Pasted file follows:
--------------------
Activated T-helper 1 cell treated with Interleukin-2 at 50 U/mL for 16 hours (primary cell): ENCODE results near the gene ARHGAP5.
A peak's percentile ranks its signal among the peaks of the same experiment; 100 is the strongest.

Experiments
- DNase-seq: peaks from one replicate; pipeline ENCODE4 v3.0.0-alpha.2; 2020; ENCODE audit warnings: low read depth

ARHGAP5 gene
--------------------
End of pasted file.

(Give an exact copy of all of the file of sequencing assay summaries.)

Activated T-helper 1 cell treated with Interleukin-2 at 50 U/mL for 16 hours (primary cell): ENCODE results near the gene ARHGAP5.
A peak's percentile ranks its signal among the peaks of the same experiment; 100 is the strongest.

Experiments
- DNase-seq: peaks from one replicate; pipeline ENCODE4 v3.0.0-alpha.2; 2020; ENCODE audit warnings: low read depth

ARHGAP5 gene